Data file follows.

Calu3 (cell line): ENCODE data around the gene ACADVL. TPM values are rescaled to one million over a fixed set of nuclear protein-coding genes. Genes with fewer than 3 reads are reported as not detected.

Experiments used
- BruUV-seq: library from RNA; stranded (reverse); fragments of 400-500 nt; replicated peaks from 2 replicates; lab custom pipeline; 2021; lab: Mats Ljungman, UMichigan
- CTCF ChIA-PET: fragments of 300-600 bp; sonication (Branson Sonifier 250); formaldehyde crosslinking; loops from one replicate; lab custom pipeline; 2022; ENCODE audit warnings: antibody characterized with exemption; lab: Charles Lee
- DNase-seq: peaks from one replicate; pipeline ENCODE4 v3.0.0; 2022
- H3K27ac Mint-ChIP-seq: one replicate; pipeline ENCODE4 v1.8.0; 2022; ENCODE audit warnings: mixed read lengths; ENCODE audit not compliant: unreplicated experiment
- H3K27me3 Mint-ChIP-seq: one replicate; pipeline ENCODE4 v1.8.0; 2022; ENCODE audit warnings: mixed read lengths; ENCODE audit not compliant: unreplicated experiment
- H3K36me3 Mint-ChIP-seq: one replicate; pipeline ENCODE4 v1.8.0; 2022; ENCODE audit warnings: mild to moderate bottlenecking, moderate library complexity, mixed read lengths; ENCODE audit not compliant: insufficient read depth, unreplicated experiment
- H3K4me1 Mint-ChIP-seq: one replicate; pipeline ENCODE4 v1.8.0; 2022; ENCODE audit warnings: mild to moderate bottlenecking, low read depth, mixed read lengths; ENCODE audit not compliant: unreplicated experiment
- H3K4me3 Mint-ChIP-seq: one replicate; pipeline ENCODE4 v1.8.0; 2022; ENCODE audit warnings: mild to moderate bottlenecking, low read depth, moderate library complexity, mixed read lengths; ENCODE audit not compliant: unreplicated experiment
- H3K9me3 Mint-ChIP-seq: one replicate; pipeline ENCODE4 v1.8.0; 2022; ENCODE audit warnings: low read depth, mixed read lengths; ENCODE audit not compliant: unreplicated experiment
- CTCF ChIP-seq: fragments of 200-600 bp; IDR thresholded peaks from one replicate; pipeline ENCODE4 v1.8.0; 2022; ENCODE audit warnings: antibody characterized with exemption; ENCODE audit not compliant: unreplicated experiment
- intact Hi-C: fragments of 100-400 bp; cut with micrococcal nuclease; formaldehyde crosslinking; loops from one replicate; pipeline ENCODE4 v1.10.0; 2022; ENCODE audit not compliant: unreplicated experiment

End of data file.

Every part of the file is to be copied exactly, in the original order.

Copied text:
Calu3 (cell line): ENCODE data around the gene ACADVL. TPM values are rescaled to one million over a fixed set of nuclear protein-coding genes. Genes with fewer than 3 reads are reported as not detected.

Experiments used
- BruUV-seq: library from RNA; stranded (reverse); fragments of 400-500 nt; replicated peaks from 2 replicates; lab custom pipeline; 2021; lab: Mats Ljungman, UMichigan
- CTCF ChIA-PET: fragments of 300-600 bp; sonication (Branson Sonifier 250); formaldehyde crosslinking; loops from one replicate; lab custom pipeline; 2022; ENCODE audit warnings: antibody characterized with exemption; lab: Charles Lee
- DNase-seq: peaks from one replicate; pipeline ENCODE4 v3.0.0; 2022
- H3K27ac Mint-ChIP-seq: one replicate; pipeline ENCODE4 v1.8.0; 2022; ENCODE audit warnings: mixed read lengths; ENCODE audit not compliant: unreplicated experiment
- H3K27me3 Mint-ChIP-seq: one replicate; pipeline ENCODE4 v1.8.0; 2022; ENCODE audit warnings: mixed read lengths; ENCODE audit not compliant: unreplicated experiment
- H3K36me3 Mint-ChIP-seq: one replicate; pipeline ENCODE4 v1.8.0; 2022; ENCODE audit warnings: mild to moderate bottlenecking, moderate library complexity, mixed read lengths; ENCODE audit not compliant: insufficient read depth, unreplicated experiment
- H3K4me1 Mint-ChIP-seq: one replicate; pipeline ENCODE4 v1.8.0; 2022; ENCODE audit warnings: mild to moderate bottlenecking, low read depth, mixed read lengths; ENCODE audit not compliant: unreplicated experiment
- H3K4me3 Mint-ChIP-seq: one replicate; pipeline ENCODE4 v1.8.0; 2022; ENCODE audit warnings: mild to moderate bottlenecking, low read depth, moderate library complexity, mixed read lengths; ENCODE audit not compliant: unreplicated experiment
- H3K9me3 Mint-ChIP-seq: one replicate; pipeline ENCODE4 v1.8.0; 2022; ENCODE audit warnings: low read depth, mixed read lengths; ENCODE audit not compliant: unreplicated experiment
- CTCF ChIP-seq: fragments of 200-600 bp; IDR thresholded peaks from one replicate; pipeline ENCODE4 v1.8.0; 2022; ENCODE audit warnings: antibody characterized with exemption; ENCODE audit not compliant: unreplicated experiment
- intact Hi-C: fragments of 100-400 bp; cut with micrococcal nuclease; formaldehyde crosslinking; loops from one replicate; pipeline ENCODE4 v1.10.0; 2022; ENCODE audit not compliant: unreplicated experiment